Watch List? Comparative Billing Reports Alert Cardiologists to CMS Scrutiny

In May 2015, approximately 2,500 cardiologists and internists received reports from the Centers for Medicare & Medicaid Services (CMS) that some found alarming. The reports detailed transthoracic echocardiography (TTE) use by the physicians and their centers in 2014. CMS said the reports were intended to be educational, but questions remain about Medicare’s ultimate goal and whether last year's scrutiny will lead to audits.

Panic mode

Comparative billing reports (CBRs) are not new. Since 2010, CBRs have been issued across a variety of medical specialties and services. Last year, however, marked the first time that TTE was a focus of this kind of Medicare analysis. One reason the reports caused confusion was because they arrived not with Medicare’s seal, but that of CMS contractor eGlobalTech.

Despite reassurances from Medicare, there were reasons to be concerned, according to Denise Garris, a principal at The Korris Group, a healthcare consulting firm that represents the American Society of Echocardiography (ASE). Some of the cardiologists assumed they were being audited, while others worried about why CMS had hired a third-party contractor to study TTE utilization.

“Is CMS looking for outliers to do further studies on or to look more closely at?” asks Michael Main, MD, a cardiologist at St. Luke’s Mid America Heart Institute in Kansas City, Mo. “I think that’s a very real concern.” Main didn’t receive a CBR but, because of his role on ASE’s advocacy committee, was contacted by concerned physicians.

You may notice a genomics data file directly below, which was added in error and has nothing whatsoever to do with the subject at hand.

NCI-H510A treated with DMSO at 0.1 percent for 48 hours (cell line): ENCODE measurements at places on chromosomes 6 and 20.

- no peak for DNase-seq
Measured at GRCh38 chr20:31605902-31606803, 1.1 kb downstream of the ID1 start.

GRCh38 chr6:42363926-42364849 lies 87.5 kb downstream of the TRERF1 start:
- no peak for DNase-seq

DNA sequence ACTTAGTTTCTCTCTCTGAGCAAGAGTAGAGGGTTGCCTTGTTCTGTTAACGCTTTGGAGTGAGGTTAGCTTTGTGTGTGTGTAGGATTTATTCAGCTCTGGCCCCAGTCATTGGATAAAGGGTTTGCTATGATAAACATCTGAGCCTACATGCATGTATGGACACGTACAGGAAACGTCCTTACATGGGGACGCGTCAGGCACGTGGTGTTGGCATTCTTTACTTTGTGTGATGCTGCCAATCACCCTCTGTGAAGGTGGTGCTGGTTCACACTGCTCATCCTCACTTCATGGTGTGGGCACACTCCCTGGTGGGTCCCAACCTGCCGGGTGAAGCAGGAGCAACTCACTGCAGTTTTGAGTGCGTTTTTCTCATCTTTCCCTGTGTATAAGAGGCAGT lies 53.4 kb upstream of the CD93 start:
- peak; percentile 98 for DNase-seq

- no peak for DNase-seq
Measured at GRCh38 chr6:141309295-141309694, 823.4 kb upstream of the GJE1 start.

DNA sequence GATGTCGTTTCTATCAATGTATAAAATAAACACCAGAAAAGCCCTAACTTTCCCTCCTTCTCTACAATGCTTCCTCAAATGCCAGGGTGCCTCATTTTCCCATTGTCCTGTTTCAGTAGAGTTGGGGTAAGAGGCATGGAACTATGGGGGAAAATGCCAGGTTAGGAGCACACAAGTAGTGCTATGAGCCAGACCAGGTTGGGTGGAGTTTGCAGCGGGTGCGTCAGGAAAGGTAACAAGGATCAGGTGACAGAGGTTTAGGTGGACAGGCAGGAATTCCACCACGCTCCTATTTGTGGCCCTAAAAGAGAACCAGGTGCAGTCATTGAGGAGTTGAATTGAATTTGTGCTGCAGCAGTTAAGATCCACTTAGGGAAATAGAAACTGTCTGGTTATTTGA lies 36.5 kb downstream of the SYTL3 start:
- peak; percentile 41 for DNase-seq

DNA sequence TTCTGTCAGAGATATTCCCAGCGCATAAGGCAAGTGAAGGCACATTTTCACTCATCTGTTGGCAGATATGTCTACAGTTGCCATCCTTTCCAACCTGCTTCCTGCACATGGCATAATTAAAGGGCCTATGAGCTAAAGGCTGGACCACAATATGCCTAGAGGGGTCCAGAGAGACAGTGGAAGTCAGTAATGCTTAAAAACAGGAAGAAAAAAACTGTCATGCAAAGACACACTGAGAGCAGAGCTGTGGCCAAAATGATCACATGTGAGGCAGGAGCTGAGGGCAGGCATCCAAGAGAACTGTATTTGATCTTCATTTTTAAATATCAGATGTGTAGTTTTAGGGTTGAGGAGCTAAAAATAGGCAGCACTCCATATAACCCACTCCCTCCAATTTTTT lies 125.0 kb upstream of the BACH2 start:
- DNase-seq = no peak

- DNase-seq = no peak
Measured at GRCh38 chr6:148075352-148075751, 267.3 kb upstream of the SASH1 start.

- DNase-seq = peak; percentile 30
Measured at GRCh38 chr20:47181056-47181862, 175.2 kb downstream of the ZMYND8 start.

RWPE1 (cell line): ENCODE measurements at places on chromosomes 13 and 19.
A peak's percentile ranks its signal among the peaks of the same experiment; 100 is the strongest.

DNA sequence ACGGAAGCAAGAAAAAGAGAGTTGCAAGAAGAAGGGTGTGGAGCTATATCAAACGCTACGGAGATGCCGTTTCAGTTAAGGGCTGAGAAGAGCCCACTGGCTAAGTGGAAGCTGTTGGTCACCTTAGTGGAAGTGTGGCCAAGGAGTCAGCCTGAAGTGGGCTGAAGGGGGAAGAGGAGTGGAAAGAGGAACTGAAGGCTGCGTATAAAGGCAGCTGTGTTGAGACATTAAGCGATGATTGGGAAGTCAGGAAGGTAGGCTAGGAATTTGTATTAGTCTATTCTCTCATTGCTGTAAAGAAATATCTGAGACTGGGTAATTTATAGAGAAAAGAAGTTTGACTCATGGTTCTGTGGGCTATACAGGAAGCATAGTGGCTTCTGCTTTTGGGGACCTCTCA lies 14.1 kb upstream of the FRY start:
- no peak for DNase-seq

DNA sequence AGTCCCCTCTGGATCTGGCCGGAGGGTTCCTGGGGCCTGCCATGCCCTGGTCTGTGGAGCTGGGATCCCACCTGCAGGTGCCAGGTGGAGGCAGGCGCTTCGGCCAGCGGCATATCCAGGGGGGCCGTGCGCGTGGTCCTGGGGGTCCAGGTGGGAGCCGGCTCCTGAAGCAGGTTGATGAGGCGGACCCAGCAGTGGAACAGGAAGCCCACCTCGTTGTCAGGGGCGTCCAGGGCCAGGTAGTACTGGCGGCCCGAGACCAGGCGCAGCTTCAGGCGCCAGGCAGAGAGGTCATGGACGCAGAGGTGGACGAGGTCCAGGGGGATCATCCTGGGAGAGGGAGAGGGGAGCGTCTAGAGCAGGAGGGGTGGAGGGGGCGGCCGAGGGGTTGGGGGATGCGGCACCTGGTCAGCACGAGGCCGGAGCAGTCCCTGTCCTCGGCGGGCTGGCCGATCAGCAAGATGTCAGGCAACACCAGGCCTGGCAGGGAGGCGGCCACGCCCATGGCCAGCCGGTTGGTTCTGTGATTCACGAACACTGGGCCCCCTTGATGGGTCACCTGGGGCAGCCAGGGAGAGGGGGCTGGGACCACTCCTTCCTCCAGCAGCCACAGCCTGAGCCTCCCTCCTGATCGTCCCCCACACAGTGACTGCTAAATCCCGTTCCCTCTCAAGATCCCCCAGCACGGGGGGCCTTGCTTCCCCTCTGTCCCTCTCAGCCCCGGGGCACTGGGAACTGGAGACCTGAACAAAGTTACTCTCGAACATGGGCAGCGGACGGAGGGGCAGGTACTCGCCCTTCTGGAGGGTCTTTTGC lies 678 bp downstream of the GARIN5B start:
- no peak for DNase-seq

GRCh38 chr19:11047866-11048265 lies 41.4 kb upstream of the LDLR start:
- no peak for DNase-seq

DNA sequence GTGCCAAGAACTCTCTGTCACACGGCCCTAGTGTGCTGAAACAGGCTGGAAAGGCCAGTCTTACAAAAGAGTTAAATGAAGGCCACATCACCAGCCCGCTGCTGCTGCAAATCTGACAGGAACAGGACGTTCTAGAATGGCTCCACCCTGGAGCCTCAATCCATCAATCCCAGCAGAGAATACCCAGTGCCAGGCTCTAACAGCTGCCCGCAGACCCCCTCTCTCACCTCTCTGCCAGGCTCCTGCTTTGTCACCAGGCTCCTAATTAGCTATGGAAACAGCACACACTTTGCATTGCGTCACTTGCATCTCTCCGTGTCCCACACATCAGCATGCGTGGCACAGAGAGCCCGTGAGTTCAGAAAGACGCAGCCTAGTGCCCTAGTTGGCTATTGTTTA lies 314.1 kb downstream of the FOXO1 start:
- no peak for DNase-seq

“CMS never does anything without a purpose,” says Garris. That’s especially true, she says, when it involves hiring a contractor to review Medicare-covered services.

Looking for patterns

In the past two years, CMS issued nearly 134,000 individual CBRs to healthcare providers in 20 different areas. The last time CBRs were issued for cardiology services was in 2012.

At press time, a total of seven CBRs had already been or were slated to be released in 2016. One of them revisits electrodiagnostic testing, which was the focus of two previous CBRs, in 2011 and again in 2014. The fact that CMS is taking a third look at electrodiagnostic testing, although at different codes, is a reminder that CMS can at any time return to services of concern.

The purpose of CBRs is to “provide comparative data on how individual health care provider’s billing and payment patterns for certain topics compare to their peers,” CMS spokesperson Tony Salters wrote in an email exchange with Cardiovascular Business. Other aims are to help physicians better understand Medicare billing rules, to encourage providers to check their records against CMS’s files and to consider whether they are appropriately addressing Medicare guidelines, according to Salters.